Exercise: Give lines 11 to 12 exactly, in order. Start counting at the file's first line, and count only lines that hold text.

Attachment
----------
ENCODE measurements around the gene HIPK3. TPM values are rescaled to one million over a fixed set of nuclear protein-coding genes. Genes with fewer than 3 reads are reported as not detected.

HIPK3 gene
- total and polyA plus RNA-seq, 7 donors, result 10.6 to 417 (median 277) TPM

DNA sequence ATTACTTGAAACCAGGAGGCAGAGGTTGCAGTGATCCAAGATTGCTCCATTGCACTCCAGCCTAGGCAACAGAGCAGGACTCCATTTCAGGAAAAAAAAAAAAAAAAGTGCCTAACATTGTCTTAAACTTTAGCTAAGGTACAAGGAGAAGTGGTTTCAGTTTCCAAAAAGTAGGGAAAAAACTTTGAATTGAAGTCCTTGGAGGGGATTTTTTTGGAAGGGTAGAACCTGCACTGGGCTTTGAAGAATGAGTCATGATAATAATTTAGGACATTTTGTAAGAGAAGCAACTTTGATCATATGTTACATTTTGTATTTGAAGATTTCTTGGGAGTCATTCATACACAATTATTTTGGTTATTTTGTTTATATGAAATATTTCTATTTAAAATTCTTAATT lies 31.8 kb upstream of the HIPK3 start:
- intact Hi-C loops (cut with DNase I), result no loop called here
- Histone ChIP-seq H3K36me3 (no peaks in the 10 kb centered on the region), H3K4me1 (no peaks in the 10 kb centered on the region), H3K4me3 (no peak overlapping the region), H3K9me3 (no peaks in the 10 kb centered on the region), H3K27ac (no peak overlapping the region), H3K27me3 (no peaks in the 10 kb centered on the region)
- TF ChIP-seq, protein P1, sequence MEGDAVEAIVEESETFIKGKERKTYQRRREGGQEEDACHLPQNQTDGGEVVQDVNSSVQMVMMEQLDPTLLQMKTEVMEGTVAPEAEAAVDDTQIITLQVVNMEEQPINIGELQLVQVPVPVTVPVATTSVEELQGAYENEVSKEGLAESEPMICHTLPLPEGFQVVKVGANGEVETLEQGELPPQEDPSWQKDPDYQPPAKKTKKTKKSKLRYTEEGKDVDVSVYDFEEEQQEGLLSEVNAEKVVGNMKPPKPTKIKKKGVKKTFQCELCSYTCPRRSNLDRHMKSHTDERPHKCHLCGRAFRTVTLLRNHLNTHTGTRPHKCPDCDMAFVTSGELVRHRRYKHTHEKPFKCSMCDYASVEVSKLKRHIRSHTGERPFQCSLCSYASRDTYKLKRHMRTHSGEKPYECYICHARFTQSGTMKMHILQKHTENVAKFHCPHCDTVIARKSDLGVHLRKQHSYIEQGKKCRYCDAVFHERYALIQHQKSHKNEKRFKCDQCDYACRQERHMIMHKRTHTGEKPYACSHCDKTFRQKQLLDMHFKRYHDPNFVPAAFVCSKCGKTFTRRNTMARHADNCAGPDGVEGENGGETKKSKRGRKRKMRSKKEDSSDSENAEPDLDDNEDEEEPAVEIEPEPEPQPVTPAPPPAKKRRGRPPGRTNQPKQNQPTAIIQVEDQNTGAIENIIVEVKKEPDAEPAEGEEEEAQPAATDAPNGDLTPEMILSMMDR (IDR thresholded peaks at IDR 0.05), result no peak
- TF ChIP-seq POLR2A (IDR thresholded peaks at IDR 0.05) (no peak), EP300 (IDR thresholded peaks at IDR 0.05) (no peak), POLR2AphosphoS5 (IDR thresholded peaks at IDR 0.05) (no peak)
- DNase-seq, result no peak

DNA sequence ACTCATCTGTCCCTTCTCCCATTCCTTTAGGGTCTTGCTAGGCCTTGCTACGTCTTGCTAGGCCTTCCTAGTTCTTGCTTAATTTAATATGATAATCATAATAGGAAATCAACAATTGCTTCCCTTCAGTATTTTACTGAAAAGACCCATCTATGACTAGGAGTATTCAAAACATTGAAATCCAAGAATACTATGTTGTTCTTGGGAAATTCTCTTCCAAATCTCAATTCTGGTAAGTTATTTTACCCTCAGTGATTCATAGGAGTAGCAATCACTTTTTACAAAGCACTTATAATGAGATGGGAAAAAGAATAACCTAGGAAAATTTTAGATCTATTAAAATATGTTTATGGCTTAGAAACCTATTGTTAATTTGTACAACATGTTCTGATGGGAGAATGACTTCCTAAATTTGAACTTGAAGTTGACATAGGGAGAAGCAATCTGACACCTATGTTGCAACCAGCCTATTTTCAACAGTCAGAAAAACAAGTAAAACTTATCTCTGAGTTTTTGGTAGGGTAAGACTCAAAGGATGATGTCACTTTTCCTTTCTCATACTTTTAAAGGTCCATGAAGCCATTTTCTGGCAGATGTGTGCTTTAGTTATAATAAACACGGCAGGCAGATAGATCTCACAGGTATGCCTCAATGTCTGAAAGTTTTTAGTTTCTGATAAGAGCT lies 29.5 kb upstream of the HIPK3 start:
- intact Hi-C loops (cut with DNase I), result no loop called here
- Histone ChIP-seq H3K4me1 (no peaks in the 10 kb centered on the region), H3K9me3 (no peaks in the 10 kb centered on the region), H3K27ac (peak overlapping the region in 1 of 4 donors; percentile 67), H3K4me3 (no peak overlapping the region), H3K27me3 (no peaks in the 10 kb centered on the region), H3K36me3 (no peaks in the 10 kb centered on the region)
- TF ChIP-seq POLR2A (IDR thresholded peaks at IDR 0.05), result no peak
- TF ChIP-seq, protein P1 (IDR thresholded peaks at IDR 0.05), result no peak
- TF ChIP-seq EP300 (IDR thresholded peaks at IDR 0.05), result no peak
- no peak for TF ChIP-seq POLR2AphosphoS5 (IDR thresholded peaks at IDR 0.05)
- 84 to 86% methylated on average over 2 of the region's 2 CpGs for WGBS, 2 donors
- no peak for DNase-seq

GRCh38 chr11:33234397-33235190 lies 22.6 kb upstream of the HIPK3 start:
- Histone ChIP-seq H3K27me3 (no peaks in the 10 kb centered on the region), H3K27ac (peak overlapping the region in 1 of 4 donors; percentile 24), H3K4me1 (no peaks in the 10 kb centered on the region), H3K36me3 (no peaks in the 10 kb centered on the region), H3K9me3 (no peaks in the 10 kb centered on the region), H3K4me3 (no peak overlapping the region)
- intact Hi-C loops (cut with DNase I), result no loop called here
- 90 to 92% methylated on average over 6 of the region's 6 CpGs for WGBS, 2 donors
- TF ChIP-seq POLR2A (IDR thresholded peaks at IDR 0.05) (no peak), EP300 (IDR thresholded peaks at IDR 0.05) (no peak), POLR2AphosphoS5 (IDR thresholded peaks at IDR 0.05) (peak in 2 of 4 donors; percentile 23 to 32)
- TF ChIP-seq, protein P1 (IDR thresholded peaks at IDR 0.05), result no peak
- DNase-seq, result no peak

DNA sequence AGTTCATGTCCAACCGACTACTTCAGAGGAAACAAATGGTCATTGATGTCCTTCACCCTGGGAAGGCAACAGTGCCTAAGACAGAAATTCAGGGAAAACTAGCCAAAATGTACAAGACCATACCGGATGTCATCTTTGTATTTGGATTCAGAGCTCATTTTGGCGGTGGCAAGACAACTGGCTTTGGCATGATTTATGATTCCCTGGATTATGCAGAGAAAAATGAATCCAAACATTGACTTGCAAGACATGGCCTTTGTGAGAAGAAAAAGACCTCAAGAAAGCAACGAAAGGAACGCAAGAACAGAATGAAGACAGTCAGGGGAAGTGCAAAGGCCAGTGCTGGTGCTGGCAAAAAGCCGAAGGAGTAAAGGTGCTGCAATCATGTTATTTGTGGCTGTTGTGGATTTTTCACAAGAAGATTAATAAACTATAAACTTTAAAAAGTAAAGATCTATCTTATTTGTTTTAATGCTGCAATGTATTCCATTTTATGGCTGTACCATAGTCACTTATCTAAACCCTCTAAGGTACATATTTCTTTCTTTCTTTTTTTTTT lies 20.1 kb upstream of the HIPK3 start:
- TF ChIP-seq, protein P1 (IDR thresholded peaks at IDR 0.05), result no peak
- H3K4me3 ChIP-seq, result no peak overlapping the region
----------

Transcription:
- intact Hi-C loops (cut with DNase I), result no loop called here
- Histone ChIP-seq H3K4me1 (no peaks in the 10 kb centered on the region), H3K9me3 (no peaks in the 10 kb centered on the region), H3K27ac (peak overlapping the region in 1 of 4 donors; percentile 67), H3K4me3 (no peak overlapping the region), H3K27me3 (no peaks in the 10 kb centered on the region), H3K36me3 (no peaks in the 10 kb centered on the region)